Environmentalists win landmark ruling on UK oil well plan. By Reuters

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By Michael Holden

LONDON (Reuters) -Planning authorities should have considered the impact of climate-warming emissions when approving an oil well near Gatwick Airport, Britain’s top court said on Thursday. This could have a profound impact on new fossil fuel projects in Britain, according to ruling activists.

Environmentalists had argued that planning permission to retain and expand the oil well site near Gatwick in London was flawed because it had not taken into account the impact of greenhouse gas emissions from using the oil.

The Supreme Court judges agreed by a narrow majority of three to two and quashed the plan’s approval, which they said was unlawful.

Although the court said councils can still approve plans even if they were likely to cause significant damage to the environment, campaigners said the landmark judgment would make it much harder for new oil, gas and coal developments to gain approval.

“This historic ruling is a turning point in the fight to stop further fossil fuel extraction projects in Britain and make the emissions cuts needed to meet crucial climate targets,” said Friends of the Earth lawyer Katie de Kauwe.

“It’s a huge boost for everyone involved in opposing fossil fuel projects.”

The campaign groups said the ruling could lead to proposals for other controversial plans, such as a new coal mine in Cumbria, northern England, and oil and gas projects in the North Sea.

“Oil and gas companies will sift through the judgment to assess the extent to which it affects future projects in Britain, and existing challenges before the courts, which had been put on hold pending the High Court’s decision,” said Tom Cummins (NYSE: ), partner at law firm Ashurst.

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The government said it would carefully consider the impact of the ruling and its possible relevance to other ongoing legal proceedings.

NEW OIL DRILLING

The case concerned a 2019 decision by Surrey County Council to allow Horse Hill Developments, part-owned by British energy company UK Oil & Gas Plc (UKOG), to retain two oil wells and drill four more over a period of twenty years near the town of Horley, near Gatwick.

An environmental impact assessment (EIA) for the project examined the impact of the construction, production and decommissioning of the site, but did not assess the impact of the emissions that would result from the use of the refined oil.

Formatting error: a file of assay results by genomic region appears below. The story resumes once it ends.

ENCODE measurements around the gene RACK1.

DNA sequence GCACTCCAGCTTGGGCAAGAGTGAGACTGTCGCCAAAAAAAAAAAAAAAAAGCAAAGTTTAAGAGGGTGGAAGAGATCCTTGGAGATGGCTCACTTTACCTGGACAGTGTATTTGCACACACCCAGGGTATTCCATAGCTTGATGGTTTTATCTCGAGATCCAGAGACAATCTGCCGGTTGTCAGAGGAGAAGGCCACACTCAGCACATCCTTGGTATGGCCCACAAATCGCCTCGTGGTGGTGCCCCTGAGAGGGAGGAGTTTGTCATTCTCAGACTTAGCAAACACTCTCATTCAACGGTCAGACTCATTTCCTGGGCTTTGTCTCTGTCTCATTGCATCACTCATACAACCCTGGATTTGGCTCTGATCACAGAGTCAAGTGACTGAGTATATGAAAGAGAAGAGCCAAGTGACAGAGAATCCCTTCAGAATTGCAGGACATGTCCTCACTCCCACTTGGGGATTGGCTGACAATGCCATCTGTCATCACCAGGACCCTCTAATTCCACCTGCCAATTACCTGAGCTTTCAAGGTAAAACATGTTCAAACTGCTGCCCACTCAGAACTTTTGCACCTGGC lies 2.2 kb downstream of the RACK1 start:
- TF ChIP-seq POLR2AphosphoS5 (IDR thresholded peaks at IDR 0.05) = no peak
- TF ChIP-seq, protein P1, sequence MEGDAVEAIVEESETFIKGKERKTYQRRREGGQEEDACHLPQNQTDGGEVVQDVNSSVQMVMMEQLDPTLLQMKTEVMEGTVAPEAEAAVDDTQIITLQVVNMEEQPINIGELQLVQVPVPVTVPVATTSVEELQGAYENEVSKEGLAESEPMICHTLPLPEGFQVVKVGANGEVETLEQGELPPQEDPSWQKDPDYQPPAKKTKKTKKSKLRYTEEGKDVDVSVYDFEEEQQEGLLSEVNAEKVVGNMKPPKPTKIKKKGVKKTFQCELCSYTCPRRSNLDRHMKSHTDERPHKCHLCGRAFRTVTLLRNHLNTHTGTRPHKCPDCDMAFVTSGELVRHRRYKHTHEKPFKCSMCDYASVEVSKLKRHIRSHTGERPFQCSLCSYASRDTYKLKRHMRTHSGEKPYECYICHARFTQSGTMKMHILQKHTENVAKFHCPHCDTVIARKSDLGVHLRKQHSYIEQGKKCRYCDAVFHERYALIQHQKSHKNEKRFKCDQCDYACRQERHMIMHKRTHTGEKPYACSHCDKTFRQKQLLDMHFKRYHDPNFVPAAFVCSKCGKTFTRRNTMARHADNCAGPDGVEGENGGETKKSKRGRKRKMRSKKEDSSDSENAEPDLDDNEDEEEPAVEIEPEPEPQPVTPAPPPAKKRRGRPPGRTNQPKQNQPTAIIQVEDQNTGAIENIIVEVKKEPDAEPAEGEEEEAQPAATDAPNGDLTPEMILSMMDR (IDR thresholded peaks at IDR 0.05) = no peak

The Weald Action Group (WAG), an umbrella organization for local groups campaigning against oil and gas extraction in south-east England, estimates this amounts to more than 10 million tonnes of CO2 emissions.

A campaigner acting on behalf of WAG launched a legal challenge against the plan’s approval on the grounds that the EIA was flawed, but this was dismissed by both the High Court in London and subsequently the Court of Appeal.

However, the Supreme Court rejected this, saying it was inevitable that combustion emissions would occur from the refined oil.

“There is no dispute that these emissions, which can be easily quantified, will have a significant impact on the climate,” said George Leggatt, one of three Supreme Court justices who agreed with the appeal.

“The only question is whether the combustion emissions are effects of the project at all. It seems clear to me that this is the case.”

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©Reuters.  A person uses a megaphone as climate activists await a ruling on whether planning permission granted for oil wells in southern England was lawful, outside the High Court in London, Britain, June 20, 2024. REUTERS/Kevin Coombs

UKOG’s CEO Stephen Sanderson said the company’s focus had shifted from oil and gas to underground hydrogen storage, but added that it would work closely with local government to ensure accountability for “this retroactive change to the EIA requirements”.

The council itself said that planning permission for the oil well “still needs to be determined in due course”.

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